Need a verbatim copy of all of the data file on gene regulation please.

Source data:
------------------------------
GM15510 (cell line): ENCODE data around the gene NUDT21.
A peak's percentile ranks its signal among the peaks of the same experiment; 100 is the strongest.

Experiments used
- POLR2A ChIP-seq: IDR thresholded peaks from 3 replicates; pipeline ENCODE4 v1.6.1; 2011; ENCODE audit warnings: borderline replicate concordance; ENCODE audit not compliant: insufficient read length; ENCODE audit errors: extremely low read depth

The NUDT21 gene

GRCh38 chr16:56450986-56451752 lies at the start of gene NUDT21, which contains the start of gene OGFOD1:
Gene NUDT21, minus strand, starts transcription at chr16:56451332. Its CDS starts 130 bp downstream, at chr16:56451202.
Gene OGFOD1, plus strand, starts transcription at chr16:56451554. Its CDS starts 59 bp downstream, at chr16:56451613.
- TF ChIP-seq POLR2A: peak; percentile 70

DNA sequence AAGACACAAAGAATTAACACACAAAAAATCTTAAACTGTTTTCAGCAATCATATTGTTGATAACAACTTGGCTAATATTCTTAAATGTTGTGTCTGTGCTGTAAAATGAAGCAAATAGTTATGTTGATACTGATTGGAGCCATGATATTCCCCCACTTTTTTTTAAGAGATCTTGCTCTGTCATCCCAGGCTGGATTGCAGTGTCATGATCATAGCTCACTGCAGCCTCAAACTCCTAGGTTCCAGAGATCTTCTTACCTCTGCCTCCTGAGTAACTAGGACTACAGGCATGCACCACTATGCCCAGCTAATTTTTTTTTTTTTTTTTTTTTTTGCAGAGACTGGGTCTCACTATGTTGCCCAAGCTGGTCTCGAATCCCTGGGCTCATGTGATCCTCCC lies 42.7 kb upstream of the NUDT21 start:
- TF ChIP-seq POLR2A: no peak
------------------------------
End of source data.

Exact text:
GM15510 (cell line): ENCODE data around the gene NUDT21.
A peak's percentile ranks its signal among the peaks of the same experiment; 100 is the strongest.

Experiments used
- POLR2A ChIP-seq: IDR thresholded peaks from 3 replicates; pipeline ENCODE4 v1.6.1; 2011; ENCODE audit warnings: borderline replicate concordance; ENCODE audit not compliant: insufficient read length; ENCODE audit errors: extremely low read depth

The NUDT21 gene

GRCh38 chr16:56450986-56451752 lies at the start of gene NUDT21, which contains the start of gene OGFOD1:
Gene NUDT21, minus strand, starts transcription at chr16:56451332. Its CDS starts 130 bp downstream, at chr16:56451202.
Gene OGFOD1, plus strand, starts transcription at chr16:56451554. Its CDS starts 59 bp downstream, at chr16:56451613.
- TF ChIP-seq POLR2A: peak; percentile 70

DNA sequence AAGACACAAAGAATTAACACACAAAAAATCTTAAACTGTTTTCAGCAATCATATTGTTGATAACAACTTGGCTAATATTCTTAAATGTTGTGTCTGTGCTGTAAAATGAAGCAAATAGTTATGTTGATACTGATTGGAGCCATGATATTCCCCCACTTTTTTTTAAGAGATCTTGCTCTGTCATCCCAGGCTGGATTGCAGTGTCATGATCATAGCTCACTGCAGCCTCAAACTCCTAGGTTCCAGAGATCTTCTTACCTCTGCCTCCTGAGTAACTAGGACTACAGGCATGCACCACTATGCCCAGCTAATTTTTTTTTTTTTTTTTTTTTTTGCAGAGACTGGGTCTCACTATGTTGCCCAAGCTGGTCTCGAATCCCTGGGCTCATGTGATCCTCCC lies 42.7 kb upstream of the NUDT21 start:
- TF ChIP-seq POLR2A: no peak